The mechanism of silylether deprotection using a tetra-alkyl ammonium fluoride.

The substitution of a nucleofuge (a good leaving group) by a nucleophile at a carbon centre occurs with inversion of configuration at the carbon, the mechanism being known by the term SN2 (a story I have also told in this post). Such displacement at silicon famously proceeds by a quite different mechanism, which I here quantify with some calculations.

Trialkylsilyl is often used to protect OH groups, and as shown in the diagram above is specifically used to enforce the enol form of a ketone by replacing the OH with OTMS. The TMS can then be removed when required by utilising nucleophilic addition of e.g. fluoride anion from tetra-alkyl ammonium fluoride to form a 5-coordinate silicon intermediate, followed by collapse of this intermediate with expulsion of the oxygen to form an enolate anion. Before starting the calculations, I searched the crystal structure database for examples of R3SIF(OR), as in the search query below.

There were 55 instances of such species, and show below are their geometric characteristics. In all cases, the two electronegative substituents occupy the axial positions of a trigonal bipyramidal geometry. This of course is the orientation adopted by the two electronegative substituents in the SN2 mechanism for carbon, but with silicon this carbon "transition state" can be replaced by a stable (and as we see often crystalline) intermediate!

Turning to calculations (ωB97XD/6-31+G(d)/SCRF=thf), one can locate three transition states for the silicon process (there is only one for the SN2 reaction with carbon).

  1. TS1 represents attack of fluoride anion along the axial position of the forming 5-coordinate silicon.[1],[2] The oxygen in this instance occupies an equatorial position, and this close proximity between the incoming F(-) and the about to depart OR groups represents a retention of configuration at the Si. Note that the reaction is endo-energic. (c.f. [3]).

  2. The next step, TS2[4],[5]  is to move the F ligand to an equatorial position and the OR group from equatorial to its own axial position so that it can depart in the manner the F adopted to arrive. This requires what is called a Berry pseudorotation, an essentially isoenergic process.

    You might note a "hidden intermediate" at IRC ~-7 (the "bump" in the energy profile). This is caused by re-organisation of the ion-pair geometry, with the tetra-alkyl ammonium cation moving its orientation.
  3. TS3[6],[7] now eliminates the OR group to complete the deprotection.

The free energies are summarised below. Key points include:

  1. The overall free energy of deprotection is appropriately exo-energic.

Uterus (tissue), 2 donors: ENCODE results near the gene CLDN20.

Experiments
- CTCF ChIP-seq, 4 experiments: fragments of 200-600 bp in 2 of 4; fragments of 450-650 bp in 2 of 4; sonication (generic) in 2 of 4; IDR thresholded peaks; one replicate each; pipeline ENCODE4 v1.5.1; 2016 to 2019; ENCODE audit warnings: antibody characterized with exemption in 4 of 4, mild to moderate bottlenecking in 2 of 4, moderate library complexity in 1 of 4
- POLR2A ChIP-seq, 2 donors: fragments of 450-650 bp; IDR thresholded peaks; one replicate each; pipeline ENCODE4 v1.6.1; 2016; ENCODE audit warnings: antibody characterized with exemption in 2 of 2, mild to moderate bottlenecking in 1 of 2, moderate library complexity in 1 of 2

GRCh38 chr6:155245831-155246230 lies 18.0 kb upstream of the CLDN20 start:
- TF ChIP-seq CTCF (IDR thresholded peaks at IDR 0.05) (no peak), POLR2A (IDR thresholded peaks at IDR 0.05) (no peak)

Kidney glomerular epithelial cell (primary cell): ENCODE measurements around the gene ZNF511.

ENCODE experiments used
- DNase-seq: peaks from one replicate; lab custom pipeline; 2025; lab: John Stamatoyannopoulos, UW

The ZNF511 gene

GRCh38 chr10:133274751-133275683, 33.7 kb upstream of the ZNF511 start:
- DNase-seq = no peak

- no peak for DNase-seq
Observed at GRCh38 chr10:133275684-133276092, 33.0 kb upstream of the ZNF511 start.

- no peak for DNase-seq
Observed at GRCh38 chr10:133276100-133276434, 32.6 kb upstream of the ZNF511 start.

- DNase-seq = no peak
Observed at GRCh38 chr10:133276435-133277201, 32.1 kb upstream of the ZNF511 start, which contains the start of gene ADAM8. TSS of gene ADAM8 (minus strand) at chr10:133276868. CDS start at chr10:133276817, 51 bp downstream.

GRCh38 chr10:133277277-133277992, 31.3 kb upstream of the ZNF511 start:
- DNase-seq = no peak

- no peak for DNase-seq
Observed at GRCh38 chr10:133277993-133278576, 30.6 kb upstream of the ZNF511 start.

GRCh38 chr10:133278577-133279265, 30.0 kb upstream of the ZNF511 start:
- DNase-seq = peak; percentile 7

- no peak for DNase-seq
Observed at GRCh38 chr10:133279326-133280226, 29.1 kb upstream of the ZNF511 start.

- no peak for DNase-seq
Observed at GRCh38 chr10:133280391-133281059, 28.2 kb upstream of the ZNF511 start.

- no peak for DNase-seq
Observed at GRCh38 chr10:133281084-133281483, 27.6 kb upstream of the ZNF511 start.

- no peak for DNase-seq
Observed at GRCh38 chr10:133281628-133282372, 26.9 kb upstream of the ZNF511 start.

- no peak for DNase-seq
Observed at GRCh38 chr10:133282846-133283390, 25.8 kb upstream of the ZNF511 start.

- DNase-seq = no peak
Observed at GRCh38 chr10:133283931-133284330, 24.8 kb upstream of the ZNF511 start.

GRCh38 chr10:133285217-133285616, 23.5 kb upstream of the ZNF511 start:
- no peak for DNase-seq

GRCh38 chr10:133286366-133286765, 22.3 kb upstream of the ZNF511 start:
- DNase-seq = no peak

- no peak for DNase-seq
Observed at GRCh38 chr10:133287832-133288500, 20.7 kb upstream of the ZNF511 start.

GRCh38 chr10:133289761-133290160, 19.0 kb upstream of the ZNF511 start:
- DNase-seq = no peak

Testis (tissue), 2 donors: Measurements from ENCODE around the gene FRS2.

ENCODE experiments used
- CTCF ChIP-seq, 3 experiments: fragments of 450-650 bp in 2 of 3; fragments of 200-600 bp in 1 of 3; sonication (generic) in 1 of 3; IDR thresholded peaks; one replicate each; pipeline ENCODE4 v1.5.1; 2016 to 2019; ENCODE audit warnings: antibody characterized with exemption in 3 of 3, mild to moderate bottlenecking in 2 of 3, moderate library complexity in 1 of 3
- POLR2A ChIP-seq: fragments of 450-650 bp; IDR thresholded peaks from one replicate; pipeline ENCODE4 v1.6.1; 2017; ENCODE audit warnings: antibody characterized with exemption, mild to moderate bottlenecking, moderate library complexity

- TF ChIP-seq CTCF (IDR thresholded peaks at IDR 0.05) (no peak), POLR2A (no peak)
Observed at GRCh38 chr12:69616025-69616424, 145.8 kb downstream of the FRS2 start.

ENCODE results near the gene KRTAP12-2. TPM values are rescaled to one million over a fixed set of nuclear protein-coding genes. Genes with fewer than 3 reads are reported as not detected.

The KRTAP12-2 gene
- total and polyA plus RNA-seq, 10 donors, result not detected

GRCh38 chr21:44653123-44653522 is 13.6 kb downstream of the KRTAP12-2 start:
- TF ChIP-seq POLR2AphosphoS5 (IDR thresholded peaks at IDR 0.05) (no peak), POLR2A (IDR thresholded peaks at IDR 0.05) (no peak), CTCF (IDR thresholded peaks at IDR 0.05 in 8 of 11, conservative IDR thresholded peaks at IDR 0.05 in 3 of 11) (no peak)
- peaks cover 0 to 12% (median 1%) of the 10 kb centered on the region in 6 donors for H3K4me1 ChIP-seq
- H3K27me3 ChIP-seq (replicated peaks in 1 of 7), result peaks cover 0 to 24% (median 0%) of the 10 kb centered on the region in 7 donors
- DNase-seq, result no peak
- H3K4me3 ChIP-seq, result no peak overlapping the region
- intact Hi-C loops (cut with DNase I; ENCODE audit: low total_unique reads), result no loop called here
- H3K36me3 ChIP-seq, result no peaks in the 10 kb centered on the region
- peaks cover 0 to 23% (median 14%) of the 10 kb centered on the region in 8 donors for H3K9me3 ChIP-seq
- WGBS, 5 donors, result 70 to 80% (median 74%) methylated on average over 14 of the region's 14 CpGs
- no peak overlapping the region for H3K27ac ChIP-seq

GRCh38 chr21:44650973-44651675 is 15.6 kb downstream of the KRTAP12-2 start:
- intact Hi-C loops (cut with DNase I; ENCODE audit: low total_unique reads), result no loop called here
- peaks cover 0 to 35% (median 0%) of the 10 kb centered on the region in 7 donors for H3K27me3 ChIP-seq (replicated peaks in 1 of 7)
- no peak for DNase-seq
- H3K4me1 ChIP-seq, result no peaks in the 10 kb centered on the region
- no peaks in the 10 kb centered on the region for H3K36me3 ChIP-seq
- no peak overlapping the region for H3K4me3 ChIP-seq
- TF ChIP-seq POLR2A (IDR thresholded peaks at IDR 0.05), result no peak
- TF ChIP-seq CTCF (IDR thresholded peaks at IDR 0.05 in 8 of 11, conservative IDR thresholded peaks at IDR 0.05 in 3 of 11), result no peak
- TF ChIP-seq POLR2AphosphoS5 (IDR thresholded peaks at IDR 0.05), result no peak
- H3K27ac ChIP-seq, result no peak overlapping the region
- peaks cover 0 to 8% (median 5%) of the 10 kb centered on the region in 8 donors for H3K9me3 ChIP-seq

2. The highest energy barrier is actually for pseudo-rotation! This suggests that tuning the deprotection with alternative alkyl or aryl groups on the silicon may be a matter of controlling the Berry pseudorotation process.
  3. TS1-3 proceed with the attacking and leaving groups in close proximity (the angle between an axial and an equatorial group is ~90° of course, whereas for a di-axial relationship (the inversion of the SN2 mechanism) it is instead 180°. This close proximity of nucleophile and nucleofuge minimises the required reorganisation of the ammonium counter-ion in the ion-pairs, and possibly also the dipole moments induced by the reactions, the changes of which for the three reactions are shown below:

  4. The 5-coordinate intermediate where both F and O are axial is in fact significantly lower in energy (a cooperative effect) than when only one of them is axial, which matches the orientations identified above in the 55 crystal structures. For a substitution to occur, the cooperative strengthening of the Si-O and Si-F bonds must be removed; hence the retention of configuration.
System Relative free energy DataDOI
Reactants 0.0 [8]
TS1 7.9 [1]
Int F(ax), O(eq) 5.1 [9]
TS2 10.2 (9.2)* [4]
Int F(eq), O(ax) 5.1 [10]
TS3 5.2 [6]
Products -4.0 [11]
Int F,O(ax) -2.5 [12]

*A lower energy orientation of the ion-pair has subsequently been found.[13]

This analysis shows just how different the carbon and the silicon substitution reactions are and how it is the pseudorotation interconverting two 5-coordinate intermediates that appears to be a key step. But questions remain unanswered. What is the energy of the pseudorotation interconverting an intermediate with ax/eq electronegative groups to one with di-axial electronegative groups? Are there transition states starting from the diaxial intermediate and resulting in elimination, and if so what are their relative energies? I leave answers to a follow up post. 


  1. Henry Rzepa., "trimethyl silyl enol + Me4N(+).F(-) 5-coordinate intermediate F axial TS", 2016.
  2. Henry Rzepa., "trimethyl silyl enol + Me4N(+).F(-) 5-coordinate intermediate F axial TS IRC", 2016.
  3. L. Wozniak, M. Cypryk, J. Chojnowski, and G. Lanneau, "Optically active silyl esters of phosphorus. II. Stereochemistry of reactions with nucleophiles", Tetrahedron, vol. 45, pp. 4403-4414, 1989.
  4. Henry Rzepa., "trimethyl silyl enol + Me4N(+).F(-) 5-coordinate intermediate Berry pseudorotation TS", 2016.
  5. Henry Rzepa., "trimethyl silyl enol + Me4N(+).F(-) 5-coordinate intermediate Berry pseudorotation TS IRC", 2016.
  6. Henry Rzepa., "trimethyl silyl enol + Me4N(+).F(-) TS", 2016.
  7. Henry Rzepa., "trimethyl silyl enol + Me4N(+).F(-) TS IRC", 2016.
  8. Henry Rzepa., "enol + Me4N(+).F(-) Reactant", 2016.
  9. Henry Rzepa., "enol + Me4N(+).F(-) 5-coordinate intermediate F axial", 2016.
  10. Henry Rzepa., "trimethyl silyl enol + Me4N(+).F(-) 5-coordinate intermediate", 2016.
  11. Henry Rzepa., "enol + Me4N(+).F(-) Product", 2016.
  12. Henry Rzepa., "trimethyl silyl enol + Me4N(+).F(-) 5-coordinate intermediate F/O axial", 2016.
  13. Henry Rzepa., "5-coordinate intermediate Berry pseudorotation TS2 New conf?", 2016.

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